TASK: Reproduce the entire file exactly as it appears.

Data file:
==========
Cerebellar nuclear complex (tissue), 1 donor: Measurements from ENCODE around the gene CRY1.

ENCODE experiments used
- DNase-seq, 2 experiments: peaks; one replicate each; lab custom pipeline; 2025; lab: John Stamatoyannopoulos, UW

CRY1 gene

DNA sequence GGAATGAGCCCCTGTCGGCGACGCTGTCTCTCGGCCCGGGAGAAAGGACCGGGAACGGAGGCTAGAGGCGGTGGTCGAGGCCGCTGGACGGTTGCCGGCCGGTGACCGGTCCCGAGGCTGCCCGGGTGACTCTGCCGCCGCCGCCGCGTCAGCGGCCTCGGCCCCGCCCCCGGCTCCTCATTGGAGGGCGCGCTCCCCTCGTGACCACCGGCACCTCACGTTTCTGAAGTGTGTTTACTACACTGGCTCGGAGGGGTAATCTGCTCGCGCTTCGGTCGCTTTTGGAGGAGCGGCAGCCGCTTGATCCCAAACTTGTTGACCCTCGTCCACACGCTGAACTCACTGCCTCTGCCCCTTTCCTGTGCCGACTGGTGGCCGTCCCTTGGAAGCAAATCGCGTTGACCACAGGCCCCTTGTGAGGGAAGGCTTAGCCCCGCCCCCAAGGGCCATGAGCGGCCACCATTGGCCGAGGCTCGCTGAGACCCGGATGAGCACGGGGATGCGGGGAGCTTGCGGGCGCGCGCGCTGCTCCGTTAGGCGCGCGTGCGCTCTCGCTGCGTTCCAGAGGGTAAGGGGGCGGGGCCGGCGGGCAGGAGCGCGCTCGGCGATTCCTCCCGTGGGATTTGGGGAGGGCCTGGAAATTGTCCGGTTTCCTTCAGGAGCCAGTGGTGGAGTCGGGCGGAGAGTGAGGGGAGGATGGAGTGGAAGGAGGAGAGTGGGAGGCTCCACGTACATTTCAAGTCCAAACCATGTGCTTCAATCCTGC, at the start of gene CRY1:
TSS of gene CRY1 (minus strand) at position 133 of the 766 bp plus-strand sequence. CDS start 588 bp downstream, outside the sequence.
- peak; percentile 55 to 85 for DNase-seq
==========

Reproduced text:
Cerebellar nuclear complex (tissue), 1 donor: Measurements from ENCODE around the gene CRY1.

ENCODE experiments used
- DNase-seq, 2 experiments: peaks; one replicate each; lab custom pipeline; 2025; lab: John Stamatoyannopoulos, UW

CRY1 gene

DNA sequence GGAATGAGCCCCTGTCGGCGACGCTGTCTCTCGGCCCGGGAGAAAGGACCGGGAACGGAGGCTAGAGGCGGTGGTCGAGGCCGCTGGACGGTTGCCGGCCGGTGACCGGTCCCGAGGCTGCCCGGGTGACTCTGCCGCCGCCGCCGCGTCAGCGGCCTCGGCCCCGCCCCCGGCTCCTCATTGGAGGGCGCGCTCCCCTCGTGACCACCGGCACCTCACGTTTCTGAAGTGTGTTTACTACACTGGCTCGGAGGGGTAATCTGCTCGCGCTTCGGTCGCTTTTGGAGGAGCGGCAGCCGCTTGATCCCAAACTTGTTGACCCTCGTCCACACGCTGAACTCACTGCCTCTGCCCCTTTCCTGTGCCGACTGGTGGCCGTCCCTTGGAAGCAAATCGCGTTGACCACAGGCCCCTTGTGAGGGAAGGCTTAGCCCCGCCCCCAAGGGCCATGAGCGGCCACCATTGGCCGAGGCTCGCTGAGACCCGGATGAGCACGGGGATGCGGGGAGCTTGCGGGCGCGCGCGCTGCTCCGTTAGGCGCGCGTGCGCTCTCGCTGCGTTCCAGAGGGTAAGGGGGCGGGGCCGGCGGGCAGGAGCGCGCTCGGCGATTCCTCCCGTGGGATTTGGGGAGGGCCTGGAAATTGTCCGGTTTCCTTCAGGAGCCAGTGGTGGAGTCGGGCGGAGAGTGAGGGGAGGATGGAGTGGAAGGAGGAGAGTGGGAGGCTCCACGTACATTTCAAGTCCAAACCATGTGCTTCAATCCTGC, at the start of gene CRY1:
TSS of gene CRY1 (minus strand) at position 133 of the 766 bp plus-strand sequence. CDS start 588 bp downstream, outside the sequence.
- peak; percentile 55 to 85 for DNase-seq